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New York Times Features Korean Artist

Posted August. 16, 2006 03:02,   

한국어

“Korean Artist Turns Old Mulberry Paper into Modern Art”

The New York Times introduced the works of South Korean artist Chun Kwang-young (62, picture) under this title on August 14.

The paper reported, “Mr. Chun’s work contains the soul of the people who touched the old paper,” and added, “By using old paper that has been touched by several generations, he adds spiritual meaning to his work.”

Chun is an artist well known for using old mulberry paper to wrap thousands of thick plastic and then gluing the pieces delicately onto panels. He received a master’s degree in Western Art at Philadelphia University, but he felt limited in oil paintings and couldn’t set his course for decades. Then he opened his eye to an entirely different world of art when he was over 50 years old.

The paper said, “For three years, the South Korean artist Kwang-young Chun has been buying discarded Korean books and has accumulated more than 20,000. He doesn’t buy the books for content but for the handmade mulberry paper they are printed on,” and added, “These small pieces of paper, sometimes 100 years old, have been the cornerstone of his art.”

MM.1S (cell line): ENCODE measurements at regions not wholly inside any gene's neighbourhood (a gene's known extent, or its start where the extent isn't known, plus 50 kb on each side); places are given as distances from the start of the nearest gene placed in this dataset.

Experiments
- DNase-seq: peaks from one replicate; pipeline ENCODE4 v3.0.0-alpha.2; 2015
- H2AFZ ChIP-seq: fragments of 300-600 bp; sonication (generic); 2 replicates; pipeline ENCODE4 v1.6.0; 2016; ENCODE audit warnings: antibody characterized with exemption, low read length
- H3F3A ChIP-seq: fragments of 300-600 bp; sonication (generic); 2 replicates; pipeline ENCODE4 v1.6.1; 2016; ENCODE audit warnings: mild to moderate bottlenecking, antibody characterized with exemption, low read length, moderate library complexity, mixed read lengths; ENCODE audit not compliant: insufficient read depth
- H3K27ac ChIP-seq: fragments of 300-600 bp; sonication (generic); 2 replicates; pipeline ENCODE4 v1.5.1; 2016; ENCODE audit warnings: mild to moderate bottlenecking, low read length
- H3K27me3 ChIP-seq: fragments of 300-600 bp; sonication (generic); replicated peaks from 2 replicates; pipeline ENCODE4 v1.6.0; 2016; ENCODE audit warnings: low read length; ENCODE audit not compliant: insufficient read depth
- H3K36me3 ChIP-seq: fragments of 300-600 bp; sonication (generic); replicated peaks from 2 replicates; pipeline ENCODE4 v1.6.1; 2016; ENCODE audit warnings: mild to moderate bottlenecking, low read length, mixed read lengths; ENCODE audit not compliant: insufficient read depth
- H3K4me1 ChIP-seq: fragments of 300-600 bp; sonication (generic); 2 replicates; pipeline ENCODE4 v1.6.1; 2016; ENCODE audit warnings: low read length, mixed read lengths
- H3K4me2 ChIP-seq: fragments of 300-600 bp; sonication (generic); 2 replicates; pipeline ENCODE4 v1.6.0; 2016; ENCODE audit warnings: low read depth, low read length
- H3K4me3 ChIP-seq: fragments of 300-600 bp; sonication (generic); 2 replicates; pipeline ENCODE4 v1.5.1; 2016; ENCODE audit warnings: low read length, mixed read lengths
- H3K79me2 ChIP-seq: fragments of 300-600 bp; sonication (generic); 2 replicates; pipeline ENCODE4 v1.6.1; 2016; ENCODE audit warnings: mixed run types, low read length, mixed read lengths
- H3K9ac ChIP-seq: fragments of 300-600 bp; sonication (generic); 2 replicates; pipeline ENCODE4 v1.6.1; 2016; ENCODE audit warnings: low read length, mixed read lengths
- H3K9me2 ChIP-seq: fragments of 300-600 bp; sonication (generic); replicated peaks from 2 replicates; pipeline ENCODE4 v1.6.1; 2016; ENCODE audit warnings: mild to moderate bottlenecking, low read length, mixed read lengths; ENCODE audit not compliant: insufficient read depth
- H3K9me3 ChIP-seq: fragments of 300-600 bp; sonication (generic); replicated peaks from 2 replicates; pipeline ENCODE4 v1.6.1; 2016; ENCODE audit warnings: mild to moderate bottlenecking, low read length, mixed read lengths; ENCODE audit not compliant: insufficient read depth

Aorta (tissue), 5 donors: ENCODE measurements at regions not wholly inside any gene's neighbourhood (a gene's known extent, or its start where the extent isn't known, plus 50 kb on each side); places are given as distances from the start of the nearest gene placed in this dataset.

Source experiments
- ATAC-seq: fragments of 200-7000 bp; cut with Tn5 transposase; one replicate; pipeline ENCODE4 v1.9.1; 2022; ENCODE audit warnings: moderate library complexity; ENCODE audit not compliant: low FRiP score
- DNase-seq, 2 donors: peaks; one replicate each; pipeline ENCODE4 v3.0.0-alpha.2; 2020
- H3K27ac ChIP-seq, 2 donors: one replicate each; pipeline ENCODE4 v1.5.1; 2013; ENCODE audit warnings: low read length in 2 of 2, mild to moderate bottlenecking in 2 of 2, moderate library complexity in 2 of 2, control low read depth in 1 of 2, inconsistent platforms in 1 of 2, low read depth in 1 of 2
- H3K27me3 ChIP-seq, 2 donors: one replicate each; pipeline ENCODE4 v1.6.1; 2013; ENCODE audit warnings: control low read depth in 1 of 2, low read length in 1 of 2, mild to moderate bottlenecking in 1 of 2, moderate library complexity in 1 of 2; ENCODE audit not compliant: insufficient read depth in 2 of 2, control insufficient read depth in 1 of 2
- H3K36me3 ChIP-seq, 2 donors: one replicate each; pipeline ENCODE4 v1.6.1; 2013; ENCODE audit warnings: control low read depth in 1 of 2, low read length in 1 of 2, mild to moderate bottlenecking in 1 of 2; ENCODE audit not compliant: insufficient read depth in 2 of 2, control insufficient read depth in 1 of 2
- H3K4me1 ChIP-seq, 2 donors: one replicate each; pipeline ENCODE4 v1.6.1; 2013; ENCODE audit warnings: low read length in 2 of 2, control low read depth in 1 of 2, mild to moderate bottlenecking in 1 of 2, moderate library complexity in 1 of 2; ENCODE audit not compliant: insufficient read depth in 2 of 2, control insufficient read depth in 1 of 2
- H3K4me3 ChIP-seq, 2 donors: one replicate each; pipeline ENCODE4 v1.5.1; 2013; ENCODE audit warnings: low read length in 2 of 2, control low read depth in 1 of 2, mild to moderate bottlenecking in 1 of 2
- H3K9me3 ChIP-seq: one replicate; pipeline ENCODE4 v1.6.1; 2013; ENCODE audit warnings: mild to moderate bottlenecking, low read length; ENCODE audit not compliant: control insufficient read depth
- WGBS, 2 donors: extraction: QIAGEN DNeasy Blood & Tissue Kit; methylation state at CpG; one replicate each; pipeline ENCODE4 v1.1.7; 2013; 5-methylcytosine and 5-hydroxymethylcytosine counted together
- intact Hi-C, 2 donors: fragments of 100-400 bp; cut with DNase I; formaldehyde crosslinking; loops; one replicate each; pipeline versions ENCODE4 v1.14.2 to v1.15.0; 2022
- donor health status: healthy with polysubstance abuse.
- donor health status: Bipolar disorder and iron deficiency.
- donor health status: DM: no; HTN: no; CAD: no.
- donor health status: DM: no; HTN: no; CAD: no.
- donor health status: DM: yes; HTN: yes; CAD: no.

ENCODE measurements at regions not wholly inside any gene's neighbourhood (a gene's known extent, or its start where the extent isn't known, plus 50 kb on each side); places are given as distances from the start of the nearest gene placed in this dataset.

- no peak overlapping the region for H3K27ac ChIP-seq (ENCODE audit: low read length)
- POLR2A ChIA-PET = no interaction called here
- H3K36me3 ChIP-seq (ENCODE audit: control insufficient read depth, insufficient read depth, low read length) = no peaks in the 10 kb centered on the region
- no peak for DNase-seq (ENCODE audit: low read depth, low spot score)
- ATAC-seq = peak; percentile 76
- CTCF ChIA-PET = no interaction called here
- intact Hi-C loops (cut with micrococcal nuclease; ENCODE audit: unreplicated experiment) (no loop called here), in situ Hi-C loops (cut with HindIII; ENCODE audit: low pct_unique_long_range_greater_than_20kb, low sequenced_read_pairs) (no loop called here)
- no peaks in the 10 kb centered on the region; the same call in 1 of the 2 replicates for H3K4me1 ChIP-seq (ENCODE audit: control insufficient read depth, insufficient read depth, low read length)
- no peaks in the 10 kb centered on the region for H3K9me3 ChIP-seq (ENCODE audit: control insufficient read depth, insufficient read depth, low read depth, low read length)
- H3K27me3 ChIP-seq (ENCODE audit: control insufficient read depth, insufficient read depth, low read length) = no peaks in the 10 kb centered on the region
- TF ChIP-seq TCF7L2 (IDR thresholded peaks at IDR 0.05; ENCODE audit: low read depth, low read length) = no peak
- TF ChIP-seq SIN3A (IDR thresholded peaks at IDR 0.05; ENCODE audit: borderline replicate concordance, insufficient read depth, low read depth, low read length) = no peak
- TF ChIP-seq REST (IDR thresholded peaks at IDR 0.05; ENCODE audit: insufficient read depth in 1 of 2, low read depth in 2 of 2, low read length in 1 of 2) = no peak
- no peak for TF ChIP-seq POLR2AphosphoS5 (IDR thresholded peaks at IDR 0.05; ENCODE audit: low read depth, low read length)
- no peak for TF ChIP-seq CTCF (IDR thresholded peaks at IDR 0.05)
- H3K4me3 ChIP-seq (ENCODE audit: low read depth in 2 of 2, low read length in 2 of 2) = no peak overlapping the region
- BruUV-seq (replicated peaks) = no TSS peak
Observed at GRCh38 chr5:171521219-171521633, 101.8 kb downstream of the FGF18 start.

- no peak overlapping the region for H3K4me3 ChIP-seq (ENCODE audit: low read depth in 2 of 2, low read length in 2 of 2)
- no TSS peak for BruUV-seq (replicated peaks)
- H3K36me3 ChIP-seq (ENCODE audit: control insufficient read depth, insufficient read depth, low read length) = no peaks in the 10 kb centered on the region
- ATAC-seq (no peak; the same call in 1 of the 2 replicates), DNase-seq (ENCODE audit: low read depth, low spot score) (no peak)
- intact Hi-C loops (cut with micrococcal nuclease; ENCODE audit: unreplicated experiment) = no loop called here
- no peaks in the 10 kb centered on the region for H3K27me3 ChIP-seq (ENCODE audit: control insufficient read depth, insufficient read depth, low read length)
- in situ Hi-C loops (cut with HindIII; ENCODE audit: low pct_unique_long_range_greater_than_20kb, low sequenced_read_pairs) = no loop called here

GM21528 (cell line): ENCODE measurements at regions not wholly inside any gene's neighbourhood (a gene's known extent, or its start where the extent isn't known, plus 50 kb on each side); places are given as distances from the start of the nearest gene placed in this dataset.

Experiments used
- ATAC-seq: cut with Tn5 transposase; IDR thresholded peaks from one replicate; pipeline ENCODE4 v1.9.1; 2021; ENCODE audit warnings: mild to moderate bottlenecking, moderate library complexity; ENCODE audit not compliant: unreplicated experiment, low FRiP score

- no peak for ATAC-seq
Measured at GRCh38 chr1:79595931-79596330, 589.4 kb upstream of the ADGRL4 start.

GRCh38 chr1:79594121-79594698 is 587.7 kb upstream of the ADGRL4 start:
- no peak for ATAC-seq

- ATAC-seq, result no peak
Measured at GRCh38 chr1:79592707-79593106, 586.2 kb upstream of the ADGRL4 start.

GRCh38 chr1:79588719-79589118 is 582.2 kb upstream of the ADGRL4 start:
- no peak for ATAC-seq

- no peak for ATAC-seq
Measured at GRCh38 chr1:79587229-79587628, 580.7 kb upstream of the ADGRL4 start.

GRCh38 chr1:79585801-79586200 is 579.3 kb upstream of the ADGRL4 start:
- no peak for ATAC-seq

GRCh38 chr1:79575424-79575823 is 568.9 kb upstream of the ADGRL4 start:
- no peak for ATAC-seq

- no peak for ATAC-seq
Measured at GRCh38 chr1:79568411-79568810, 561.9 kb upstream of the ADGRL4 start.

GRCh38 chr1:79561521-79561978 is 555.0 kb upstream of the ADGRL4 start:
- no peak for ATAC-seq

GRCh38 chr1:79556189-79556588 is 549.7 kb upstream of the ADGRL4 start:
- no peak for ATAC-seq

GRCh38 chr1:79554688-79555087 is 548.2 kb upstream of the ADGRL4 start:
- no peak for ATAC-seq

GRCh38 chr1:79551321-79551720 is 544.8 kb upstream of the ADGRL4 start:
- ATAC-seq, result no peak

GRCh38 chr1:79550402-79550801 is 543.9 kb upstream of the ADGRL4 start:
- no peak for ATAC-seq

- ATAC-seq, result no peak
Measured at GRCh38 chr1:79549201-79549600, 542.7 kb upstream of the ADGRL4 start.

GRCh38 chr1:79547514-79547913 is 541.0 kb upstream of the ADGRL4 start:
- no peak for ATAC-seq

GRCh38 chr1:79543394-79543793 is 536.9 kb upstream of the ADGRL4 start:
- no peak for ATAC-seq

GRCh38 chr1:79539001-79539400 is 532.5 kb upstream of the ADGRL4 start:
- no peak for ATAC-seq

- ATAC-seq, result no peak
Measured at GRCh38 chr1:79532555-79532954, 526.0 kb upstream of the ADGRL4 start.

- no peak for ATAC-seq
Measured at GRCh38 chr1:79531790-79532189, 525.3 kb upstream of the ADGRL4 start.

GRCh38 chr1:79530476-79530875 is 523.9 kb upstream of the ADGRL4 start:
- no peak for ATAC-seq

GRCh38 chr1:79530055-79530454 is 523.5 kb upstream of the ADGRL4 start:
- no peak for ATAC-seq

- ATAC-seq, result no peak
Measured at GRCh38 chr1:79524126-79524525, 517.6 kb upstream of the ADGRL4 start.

The article also contains an interview with Chun who said, “For me, the old paper has a life, a history. It contains the souls of the people who touched it. In a way, I’m wrapping the stories of people’s lives.” Chun’s mulberry paper works will be on view in Manhattan, New York, from September 7 to 21.

Ahead of this, Mr. Chun had a private exhibition in London last June at the invitation of one of the world’s top 10 famous galleries, Annely Juda Fine Art, the first time for a Korean artist. At that time, the British media including The Times praised his works by quoting analysts saying, “Black and white contradiction using mulberry paper gives spiritual sympathy to the Koreans and a sense of mystery about Oriental sentiment and Eastern spiritual world to Western art aficionados.”



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